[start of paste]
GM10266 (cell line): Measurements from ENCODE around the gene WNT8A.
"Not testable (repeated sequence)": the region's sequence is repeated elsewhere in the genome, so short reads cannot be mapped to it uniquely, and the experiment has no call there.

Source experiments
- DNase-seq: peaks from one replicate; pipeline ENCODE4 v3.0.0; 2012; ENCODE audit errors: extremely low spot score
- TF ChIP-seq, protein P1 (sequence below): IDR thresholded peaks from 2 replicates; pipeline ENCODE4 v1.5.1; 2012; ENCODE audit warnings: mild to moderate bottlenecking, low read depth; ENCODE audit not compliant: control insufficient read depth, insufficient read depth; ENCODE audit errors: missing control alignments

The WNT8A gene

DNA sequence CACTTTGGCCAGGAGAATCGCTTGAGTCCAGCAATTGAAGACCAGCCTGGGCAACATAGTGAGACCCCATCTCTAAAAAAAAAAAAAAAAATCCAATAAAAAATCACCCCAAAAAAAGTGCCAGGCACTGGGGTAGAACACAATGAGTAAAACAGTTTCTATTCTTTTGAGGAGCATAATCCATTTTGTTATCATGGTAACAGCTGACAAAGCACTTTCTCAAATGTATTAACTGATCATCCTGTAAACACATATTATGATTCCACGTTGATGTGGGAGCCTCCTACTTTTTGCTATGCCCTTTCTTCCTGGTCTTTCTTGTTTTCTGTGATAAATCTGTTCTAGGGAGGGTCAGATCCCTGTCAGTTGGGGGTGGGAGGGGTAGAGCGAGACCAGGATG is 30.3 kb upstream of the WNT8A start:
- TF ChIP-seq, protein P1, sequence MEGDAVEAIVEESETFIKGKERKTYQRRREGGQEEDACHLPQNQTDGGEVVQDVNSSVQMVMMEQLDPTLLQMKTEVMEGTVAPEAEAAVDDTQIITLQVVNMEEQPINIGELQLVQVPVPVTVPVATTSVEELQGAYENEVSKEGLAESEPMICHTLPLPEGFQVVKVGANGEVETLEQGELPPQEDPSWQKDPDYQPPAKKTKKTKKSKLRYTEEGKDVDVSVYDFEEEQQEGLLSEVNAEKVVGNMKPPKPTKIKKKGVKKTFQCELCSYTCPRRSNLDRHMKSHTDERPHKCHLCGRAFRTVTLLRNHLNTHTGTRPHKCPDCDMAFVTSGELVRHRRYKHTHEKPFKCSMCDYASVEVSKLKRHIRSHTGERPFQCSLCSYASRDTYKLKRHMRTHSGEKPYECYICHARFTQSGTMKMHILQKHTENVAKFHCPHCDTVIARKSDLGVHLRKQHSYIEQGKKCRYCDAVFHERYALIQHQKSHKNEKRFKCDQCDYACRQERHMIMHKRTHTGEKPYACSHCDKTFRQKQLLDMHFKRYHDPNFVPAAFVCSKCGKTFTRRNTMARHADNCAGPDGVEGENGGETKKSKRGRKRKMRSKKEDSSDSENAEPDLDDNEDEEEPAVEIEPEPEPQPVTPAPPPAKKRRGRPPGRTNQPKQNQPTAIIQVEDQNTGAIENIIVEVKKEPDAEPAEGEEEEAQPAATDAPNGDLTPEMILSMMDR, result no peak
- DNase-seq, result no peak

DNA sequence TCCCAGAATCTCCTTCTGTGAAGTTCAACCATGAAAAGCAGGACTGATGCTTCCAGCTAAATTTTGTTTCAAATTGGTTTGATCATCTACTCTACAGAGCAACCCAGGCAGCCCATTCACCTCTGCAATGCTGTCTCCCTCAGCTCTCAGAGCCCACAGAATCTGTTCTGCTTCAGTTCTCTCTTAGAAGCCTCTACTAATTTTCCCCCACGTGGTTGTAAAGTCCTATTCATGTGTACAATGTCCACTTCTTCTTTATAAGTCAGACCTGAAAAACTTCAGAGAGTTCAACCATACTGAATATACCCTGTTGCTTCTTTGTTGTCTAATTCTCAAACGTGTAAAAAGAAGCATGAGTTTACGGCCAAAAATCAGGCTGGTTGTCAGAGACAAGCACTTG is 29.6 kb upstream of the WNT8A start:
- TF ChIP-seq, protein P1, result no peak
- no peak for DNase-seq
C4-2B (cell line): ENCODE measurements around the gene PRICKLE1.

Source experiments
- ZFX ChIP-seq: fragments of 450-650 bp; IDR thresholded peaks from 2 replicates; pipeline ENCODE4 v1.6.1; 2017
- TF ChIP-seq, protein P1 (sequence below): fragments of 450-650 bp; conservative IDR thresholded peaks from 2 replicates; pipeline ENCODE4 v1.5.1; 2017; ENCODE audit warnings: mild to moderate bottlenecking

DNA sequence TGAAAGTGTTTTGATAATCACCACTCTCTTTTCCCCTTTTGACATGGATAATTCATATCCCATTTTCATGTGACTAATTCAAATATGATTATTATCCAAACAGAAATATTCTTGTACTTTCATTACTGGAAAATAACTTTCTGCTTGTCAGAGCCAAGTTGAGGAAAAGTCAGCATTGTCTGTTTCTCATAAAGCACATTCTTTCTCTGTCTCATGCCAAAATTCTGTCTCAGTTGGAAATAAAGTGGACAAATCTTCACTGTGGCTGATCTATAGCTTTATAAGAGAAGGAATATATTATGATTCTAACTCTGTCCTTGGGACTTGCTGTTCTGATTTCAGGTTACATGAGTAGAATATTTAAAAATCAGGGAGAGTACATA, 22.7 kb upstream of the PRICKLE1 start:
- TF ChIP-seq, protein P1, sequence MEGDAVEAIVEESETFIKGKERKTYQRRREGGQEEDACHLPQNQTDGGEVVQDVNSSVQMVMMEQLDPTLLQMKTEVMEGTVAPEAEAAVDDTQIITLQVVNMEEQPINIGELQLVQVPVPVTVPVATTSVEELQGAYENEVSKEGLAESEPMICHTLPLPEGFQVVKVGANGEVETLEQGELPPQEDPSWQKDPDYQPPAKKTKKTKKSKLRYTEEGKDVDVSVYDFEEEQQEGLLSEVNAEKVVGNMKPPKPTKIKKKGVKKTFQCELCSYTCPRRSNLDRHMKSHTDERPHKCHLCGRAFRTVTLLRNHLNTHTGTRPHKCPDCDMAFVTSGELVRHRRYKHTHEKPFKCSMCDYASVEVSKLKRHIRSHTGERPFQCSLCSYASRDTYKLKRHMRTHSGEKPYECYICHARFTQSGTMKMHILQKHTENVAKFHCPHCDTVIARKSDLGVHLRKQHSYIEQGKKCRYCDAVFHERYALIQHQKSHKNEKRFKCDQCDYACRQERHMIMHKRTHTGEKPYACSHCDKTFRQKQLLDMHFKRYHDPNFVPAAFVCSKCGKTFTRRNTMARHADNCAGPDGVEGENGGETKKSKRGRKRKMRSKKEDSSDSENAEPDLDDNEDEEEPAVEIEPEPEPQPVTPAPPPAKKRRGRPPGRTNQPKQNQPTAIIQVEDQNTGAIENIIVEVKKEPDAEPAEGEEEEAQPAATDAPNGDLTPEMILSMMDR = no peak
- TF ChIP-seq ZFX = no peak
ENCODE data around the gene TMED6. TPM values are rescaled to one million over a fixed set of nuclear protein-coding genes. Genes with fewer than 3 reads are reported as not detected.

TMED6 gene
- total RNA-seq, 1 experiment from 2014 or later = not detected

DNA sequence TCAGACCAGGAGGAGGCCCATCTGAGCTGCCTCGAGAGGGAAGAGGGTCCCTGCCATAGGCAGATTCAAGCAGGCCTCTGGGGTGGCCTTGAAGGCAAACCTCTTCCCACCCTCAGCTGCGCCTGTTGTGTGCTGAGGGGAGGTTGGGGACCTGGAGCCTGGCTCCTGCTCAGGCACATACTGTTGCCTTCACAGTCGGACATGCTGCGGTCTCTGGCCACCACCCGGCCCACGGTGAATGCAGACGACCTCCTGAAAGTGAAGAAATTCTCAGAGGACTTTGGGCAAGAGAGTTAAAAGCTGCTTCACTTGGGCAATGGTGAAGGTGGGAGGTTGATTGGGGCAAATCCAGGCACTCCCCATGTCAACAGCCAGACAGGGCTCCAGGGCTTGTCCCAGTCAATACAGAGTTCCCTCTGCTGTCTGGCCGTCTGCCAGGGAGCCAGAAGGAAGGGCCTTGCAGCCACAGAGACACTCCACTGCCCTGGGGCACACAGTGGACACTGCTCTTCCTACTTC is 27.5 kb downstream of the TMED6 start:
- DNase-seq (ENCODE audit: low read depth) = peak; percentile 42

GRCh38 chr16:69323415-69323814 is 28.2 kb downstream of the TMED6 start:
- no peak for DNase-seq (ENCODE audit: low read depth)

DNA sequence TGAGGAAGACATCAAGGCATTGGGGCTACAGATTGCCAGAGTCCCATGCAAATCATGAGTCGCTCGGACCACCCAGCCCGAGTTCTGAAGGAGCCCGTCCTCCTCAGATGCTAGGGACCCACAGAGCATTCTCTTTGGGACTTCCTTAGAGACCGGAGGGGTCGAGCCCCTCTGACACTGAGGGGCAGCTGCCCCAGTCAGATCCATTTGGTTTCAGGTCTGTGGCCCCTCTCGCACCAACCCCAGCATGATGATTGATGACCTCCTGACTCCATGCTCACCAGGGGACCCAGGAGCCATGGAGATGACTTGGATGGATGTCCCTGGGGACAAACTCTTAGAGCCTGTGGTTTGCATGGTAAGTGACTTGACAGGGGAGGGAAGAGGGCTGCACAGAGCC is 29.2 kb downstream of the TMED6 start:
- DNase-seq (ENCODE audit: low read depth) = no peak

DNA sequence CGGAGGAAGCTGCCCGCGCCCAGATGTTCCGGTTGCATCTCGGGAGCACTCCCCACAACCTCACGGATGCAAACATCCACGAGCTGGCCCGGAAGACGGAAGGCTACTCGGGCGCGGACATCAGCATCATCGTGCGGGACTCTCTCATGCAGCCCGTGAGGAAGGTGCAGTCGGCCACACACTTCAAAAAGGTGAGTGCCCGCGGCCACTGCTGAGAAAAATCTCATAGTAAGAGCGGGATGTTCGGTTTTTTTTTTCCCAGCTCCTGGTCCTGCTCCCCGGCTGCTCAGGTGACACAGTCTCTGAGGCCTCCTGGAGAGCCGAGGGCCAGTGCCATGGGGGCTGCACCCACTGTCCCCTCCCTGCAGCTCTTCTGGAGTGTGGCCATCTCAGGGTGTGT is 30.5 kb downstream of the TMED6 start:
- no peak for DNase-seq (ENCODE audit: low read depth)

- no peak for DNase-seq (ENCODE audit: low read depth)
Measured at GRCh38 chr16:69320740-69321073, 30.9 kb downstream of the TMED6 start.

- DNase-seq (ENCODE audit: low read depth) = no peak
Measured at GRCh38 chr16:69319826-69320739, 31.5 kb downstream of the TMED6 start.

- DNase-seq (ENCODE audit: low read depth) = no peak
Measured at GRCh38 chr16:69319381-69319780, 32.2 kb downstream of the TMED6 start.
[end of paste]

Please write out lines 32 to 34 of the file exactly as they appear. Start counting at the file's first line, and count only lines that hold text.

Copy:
Measured at GRCh38 chr16:69320740-69321073, 30.9 kb downstream of the TMED6 start.

- DNase-seq (ENCODE audit: low read depth) = no peak
Measured at GRCh38 chr16:69319826-69320739, 31.5 kb downstream of the TMED6 start.